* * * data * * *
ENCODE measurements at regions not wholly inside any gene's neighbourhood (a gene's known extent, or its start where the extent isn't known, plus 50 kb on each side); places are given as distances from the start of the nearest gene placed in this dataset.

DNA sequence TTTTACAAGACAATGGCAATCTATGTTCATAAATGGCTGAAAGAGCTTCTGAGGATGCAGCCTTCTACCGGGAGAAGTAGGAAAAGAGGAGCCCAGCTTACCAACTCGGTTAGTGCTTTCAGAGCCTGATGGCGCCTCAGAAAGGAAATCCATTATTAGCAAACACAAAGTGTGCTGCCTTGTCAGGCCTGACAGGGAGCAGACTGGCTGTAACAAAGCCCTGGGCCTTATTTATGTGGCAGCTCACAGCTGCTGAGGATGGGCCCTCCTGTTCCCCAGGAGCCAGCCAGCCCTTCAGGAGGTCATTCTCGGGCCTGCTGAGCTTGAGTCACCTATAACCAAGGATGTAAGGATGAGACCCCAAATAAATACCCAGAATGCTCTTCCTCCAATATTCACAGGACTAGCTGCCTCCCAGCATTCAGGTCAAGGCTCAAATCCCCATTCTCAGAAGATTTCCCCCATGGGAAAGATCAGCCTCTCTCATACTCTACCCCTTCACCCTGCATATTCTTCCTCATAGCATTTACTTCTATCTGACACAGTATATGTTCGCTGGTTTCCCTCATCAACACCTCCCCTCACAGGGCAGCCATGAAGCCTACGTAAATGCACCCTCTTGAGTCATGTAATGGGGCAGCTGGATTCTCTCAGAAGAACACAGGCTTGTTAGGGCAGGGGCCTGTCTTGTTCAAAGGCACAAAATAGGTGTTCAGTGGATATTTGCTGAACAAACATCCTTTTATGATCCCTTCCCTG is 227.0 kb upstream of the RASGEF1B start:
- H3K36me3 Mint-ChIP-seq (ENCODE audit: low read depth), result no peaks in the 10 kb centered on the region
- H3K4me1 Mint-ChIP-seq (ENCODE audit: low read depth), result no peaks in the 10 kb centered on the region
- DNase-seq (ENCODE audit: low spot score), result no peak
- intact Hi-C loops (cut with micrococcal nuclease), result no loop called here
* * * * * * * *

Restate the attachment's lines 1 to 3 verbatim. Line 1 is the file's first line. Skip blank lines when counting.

ENCODE measurements at regions not wholly inside any gene's neighbourhood (a gene's known extent, or its start where the extent isn't known, plus 50 kb on each side); places are given as distances from the start of the nearest gene placed in this dataset.

DNA sequence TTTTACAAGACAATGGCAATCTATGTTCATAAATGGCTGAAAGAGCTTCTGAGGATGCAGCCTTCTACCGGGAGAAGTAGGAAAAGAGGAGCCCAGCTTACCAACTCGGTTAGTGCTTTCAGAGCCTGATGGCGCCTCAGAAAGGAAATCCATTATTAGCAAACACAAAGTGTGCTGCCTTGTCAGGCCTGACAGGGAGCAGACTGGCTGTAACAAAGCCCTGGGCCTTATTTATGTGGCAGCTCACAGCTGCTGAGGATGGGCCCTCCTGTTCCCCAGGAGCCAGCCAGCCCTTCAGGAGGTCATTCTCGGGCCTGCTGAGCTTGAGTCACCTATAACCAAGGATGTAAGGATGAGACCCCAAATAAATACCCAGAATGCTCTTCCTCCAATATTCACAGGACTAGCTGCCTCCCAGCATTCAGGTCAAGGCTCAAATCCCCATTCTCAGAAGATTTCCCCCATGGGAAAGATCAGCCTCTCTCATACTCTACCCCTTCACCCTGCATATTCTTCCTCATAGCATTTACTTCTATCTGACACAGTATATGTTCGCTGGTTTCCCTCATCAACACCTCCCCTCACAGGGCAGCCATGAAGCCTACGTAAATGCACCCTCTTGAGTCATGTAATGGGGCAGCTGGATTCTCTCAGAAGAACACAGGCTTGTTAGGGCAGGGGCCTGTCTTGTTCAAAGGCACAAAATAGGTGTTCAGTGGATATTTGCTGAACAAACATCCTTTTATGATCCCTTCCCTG is 227.0 kb upstream of the RASGEF1B start:
- H3K36me3 Mint-ChIP-seq (ENCODE audit: low read depth), result no peaks in the 10 kb centered on the region